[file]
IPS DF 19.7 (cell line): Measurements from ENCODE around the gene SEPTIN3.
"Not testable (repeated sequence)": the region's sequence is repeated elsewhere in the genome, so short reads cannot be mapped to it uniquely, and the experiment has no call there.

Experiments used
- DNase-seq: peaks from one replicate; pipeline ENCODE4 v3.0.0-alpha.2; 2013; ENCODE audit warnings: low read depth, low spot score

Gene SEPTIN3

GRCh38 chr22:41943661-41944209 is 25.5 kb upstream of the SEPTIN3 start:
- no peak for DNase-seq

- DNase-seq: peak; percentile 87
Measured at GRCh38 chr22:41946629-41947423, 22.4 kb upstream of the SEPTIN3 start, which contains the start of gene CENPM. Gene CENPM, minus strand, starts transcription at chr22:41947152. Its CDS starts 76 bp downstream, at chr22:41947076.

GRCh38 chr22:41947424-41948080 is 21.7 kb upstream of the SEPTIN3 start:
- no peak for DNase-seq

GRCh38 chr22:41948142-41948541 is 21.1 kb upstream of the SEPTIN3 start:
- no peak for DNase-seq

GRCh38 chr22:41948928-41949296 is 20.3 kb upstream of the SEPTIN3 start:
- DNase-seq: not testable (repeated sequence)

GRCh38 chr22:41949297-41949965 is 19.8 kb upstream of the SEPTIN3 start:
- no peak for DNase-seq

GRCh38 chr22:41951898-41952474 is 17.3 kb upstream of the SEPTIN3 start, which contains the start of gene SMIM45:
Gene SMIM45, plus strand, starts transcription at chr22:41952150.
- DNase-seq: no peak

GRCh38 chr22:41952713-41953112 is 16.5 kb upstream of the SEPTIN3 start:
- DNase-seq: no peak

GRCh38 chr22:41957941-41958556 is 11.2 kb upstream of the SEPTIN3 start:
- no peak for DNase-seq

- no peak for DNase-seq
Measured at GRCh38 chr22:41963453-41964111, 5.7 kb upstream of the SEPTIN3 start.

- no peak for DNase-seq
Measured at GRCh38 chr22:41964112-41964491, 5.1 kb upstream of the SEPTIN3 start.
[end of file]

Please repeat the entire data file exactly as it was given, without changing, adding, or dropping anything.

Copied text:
IPS DF 19.7 (cell line): Measurements from ENCODE around the gene SEPTIN3.
"Not testable (repeated sequence)": the region's sequence is repeated elsewhere in the genome, so short reads cannot be mapped to it uniquely, and the experiment has no call there.

Experiments used
- DNase-seq: peaks from one replicate; pipeline ENCODE4 v3.0.0-alpha.2; 2013; ENCODE audit warnings: low read depth, low spot score

Gene SEPTIN3

GRCh38 chr22:41943661-41944209 is 25.5 kb upstream of the SEPTIN3 start:
- no peak for DNase-seq

- DNase-seq: peak; percentile 87
Measured at GRCh38 chr22:41946629-41947423, 22.4 kb upstream of the SEPTIN3 start, which contains the start of gene CENPM. Gene CENPM, minus strand, starts transcription at chr22:41947152. Its CDS starts 76 bp downstream, at chr22:41947076.

GRCh38 chr22:41947424-41948080 is 21.7 kb upstream of the SEPTIN3 start:
- no peak for DNase-seq

GRCh38 chr22:41948142-41948541 is 21.1 kb upstream of the SEPTIN3 start:
- no peak for DNase-seq

GRCh38 chr22:41948928-41949296 is 20.3 kb upstream of the SEPTIN3 start:
- DNase-seq: not testable (repeated sequence)

GRCh38 chr22:41949297-41949965 is 19.8 kb upstream of the SEPTIN3 start:
- no peak for DNase-seq

GRCh38 chr22:41951898-41952474 is 17.3 kb upstream of the SEPTIN3 start, which contains the start of gene SMIM45:
Gene SMIM45, plus strand, starts transcription at chr22:41952150.
- DNase-seq: no peak

GRCh38 chr22:41952713-41953112 is 16.5 kb upstream of the SEPTIN3 start:
- DNase-seq: no peak

GRCh38 chr22:41957941-41958556 is 11.2 kb upstream of the SEPTIN3 start:
- no peak for DNase-seq

- no peak for DNase-seq
Measured at GRCh38 chr22:41963453-41964111, 5.7 kb upstream of the SEPTIN3 start.

- no peak for DNase-seq
Measured at GRCh38 chr22:41964112-41964491, 5.1 kb upstream of the SEPTIN3 start.